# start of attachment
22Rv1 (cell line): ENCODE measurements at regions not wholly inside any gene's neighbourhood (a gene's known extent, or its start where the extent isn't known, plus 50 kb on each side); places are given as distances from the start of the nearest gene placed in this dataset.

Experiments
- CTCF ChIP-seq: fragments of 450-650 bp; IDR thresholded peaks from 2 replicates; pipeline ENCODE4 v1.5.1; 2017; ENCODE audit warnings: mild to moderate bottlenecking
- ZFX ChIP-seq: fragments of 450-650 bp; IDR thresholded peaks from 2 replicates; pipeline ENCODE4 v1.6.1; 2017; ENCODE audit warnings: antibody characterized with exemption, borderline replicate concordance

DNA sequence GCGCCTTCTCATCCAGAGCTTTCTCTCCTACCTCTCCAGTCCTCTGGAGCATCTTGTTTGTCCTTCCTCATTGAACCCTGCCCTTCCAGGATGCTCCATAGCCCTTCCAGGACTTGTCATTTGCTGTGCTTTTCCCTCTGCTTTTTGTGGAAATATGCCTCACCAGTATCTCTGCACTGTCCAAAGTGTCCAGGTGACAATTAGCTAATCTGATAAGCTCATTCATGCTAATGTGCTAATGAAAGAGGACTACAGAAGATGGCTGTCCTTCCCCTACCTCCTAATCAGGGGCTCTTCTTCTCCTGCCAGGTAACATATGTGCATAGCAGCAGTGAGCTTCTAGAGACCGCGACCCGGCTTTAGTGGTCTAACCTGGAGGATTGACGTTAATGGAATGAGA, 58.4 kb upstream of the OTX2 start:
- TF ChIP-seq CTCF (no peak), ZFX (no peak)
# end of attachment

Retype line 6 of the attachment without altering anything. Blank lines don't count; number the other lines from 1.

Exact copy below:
- TF ChIP-seq CTCF (no peak), ZFX (no peak)